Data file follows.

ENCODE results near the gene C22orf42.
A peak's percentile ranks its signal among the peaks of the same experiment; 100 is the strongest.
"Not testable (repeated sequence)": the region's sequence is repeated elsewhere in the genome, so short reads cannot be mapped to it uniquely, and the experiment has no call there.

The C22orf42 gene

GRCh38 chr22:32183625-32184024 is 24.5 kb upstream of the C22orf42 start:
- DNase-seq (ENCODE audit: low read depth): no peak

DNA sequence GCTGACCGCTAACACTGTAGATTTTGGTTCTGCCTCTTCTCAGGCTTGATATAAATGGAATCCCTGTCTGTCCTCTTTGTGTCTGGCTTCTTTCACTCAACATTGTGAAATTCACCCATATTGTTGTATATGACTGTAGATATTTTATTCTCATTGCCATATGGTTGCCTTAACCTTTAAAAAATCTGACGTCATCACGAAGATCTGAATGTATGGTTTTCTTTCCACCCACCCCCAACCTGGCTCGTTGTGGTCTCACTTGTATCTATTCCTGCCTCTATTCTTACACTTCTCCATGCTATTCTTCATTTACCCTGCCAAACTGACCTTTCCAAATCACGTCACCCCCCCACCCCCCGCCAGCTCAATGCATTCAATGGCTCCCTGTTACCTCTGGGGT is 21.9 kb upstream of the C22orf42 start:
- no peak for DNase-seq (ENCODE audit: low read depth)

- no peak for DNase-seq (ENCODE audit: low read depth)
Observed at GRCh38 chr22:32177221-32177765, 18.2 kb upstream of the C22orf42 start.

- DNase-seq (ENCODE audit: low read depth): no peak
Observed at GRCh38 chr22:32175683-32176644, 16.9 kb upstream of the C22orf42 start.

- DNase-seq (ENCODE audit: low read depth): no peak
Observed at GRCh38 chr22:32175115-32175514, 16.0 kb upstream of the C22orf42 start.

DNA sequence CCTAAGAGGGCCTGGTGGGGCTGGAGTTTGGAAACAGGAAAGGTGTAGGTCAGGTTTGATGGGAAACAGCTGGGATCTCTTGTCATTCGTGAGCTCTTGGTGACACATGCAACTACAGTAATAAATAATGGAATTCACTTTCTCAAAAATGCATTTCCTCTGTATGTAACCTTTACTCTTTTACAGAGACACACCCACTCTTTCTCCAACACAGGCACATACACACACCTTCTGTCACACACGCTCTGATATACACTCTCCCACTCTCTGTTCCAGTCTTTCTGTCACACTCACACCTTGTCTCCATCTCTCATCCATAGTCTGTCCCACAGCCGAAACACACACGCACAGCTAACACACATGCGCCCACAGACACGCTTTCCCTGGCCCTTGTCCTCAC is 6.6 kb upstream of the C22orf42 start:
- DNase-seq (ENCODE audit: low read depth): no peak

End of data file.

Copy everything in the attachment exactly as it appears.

ENCODE results near the gene C22orf42.
A peak's percentile ranks its signal among the peaks of the same experiment; 100 is the strongest.
"Not testable (repeated sequence)": the region's sequence is repeated elsewhere in the genome, so short reads cannot be mapped to it uniquely, and the experiment has no call there.

The C22orf42 gene

GRCh38 chr22:32183625-32184024 is 24.5 kb upstream of the C22orf42 start:
- DNase-seq (ENCODE audit: low read depth): no peak

DNA sequence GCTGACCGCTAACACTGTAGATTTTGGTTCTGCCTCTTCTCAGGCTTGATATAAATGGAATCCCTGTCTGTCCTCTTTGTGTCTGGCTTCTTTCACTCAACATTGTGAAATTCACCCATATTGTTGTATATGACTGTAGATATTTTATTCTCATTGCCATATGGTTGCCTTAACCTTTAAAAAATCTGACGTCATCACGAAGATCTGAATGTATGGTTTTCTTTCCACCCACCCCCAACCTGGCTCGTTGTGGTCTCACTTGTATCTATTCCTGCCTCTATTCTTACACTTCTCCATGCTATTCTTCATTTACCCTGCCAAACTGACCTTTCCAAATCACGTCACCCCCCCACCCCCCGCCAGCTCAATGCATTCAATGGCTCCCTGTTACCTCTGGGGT is 21.9 kb upstream of the C22orf42 start:
- no peak for DNase-seq (ENCODE audit: low read depth)

- no peak for DNase-seq (ENCODE audit: low read depth)
Observed at GRCh38 chr22:32177221-32177765, 18.2 kb upstream of the C22orf42 start.

- DNase-seq (ENCODE audit: low read depth): no peak
Observed at GRCh38 chr22:32175683-32176644, 16.9 kb upstream of the C22orf42 start.

- DNase-seq (ENCODE audit: low read depth): no peak
Observed at GRCh38 chr22:32175115-32175514, 16.0 kb upstream of the C22orf42 start.

DNA sequence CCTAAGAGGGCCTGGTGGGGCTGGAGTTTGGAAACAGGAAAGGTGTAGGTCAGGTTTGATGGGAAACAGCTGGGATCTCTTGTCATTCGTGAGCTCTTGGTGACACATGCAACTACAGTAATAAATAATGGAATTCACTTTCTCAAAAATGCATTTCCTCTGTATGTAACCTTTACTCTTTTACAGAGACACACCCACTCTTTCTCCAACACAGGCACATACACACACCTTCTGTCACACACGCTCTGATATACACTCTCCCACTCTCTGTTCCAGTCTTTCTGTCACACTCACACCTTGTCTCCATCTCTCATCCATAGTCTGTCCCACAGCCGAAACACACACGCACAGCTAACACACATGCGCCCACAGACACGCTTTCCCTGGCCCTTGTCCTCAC is 6.6 kb upstream of the C22orf42 start:
- DNase-seq (ENCODE audit: low read depth): no peak